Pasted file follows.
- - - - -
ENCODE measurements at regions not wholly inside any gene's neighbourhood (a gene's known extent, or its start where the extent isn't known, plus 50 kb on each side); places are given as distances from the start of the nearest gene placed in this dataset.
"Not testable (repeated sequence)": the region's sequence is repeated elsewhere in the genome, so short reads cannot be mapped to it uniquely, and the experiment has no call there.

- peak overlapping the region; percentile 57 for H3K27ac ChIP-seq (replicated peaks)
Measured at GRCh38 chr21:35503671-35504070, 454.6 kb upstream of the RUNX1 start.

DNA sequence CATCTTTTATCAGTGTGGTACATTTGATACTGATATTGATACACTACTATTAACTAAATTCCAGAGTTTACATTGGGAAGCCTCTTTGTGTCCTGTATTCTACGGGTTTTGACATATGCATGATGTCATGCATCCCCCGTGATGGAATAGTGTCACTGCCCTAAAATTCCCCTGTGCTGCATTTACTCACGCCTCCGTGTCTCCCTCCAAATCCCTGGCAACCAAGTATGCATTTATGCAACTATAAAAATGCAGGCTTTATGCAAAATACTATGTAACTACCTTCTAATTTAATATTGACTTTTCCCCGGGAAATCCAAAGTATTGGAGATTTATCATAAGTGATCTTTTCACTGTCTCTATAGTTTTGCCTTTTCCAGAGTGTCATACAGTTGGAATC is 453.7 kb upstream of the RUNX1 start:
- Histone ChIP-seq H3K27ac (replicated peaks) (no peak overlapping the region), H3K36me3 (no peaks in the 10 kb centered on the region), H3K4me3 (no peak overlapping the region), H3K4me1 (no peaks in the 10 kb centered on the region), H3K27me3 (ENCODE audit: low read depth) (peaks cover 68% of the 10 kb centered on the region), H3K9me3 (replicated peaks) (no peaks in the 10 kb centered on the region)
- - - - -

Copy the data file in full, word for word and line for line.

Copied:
ENCODE measurements at regions not wholly inside any gene's neighbourhood (a gene's known extent, or its start where the extent isn't known, plus 50 kb on each side); places are given as distances from the start of the nearest gene placed in this dataset.
"Not testable (repeated sequence)": the region's sequence is repeated elsewhere in the genome, so short reads cannot be mapped to it uniquely, and the experiment has no call there.

- peak overlapping the region; percentile 57 for H3K27ac ChIP-seq (replicated peaks)
Measured at GRCh38 chr21:35503671-35504070, 454.6 kb upstream of the RUNX1 start.

DNA sequence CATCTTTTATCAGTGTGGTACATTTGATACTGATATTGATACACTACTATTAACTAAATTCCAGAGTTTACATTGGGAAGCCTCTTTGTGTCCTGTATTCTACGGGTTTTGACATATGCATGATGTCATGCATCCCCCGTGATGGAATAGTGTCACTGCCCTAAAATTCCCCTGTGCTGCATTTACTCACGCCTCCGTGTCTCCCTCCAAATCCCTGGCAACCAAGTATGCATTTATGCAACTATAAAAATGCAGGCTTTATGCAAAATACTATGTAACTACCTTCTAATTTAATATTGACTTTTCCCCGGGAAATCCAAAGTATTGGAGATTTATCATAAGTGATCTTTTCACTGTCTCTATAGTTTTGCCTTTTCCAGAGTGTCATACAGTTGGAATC is 453.7 kb upstream of the RUNX1 start:
- Histone ChIP-seq H3K27ac (replicated peaks) (no peak overlapping the region), H3K36me3 (no peaks in the 10 kb centered on the region), H3K4me3 (no peak overlapping the region), H3K4me1 (no peaks in the 10 kb centered on the region), H3K27me3 (ENCODE audit: low read depth) (peaks cover 68% of the 10 kb centered on the region), H3K9me3 (replicated peaks) (no peaks in the 10 kb centered on the region)